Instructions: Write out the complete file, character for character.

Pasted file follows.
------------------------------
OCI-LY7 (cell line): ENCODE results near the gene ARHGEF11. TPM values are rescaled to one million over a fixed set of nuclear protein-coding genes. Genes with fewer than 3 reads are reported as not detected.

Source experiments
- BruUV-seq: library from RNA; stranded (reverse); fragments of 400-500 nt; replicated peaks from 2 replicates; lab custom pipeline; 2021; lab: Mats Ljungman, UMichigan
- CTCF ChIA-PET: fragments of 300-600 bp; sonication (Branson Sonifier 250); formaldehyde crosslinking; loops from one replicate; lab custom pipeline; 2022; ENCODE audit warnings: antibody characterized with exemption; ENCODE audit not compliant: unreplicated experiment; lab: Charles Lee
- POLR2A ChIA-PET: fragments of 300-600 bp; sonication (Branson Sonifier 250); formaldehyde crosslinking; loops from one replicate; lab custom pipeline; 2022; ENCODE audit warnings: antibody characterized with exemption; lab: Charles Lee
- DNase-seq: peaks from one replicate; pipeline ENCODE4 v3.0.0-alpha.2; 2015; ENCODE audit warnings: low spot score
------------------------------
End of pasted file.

OCI-LY7 (cell line): ENCODE results near the gene ARHGEF11. TPM values are rescaled to one million over a fixed set of nuclear protein-coding genes. Genes with fewer than 3 reads are reported as not detected.

Source experiments
- BruUV-seq: library from RNA; stranded (reverse); fragments of 400-500 nt; replicated peaks from 2 replicates; lab custom pipeline; 2021; lab: Mats Ljungman, UMichigan
- CTCF ChIA-PET: fragments of 300-600 bp; sonication (Branson Sonifier 250); formaldehyde crosslinking; loops from one replicate; lab custom pipeline; 2022; ENCODE audit warnings: antibody characterized with exemption; ENCODE audit not compliant: unreplicated experiment; lab: Charles Lee
- POLR2A ChIA-PET: fragments of 300-600 bp; sonication (Branson Sonifier 250); formaldehyde crosslinking; loops from one replicate; lab custom pipeline; 2022; ENCODE audit warnings: antibody characterized with exemption; lab: Charles Lee
- DNase-seq: peaks from one replicate; pipeline ENCODE4 v3.0.0-alpha.2; 2015; ENCODE audit warnings: low spot score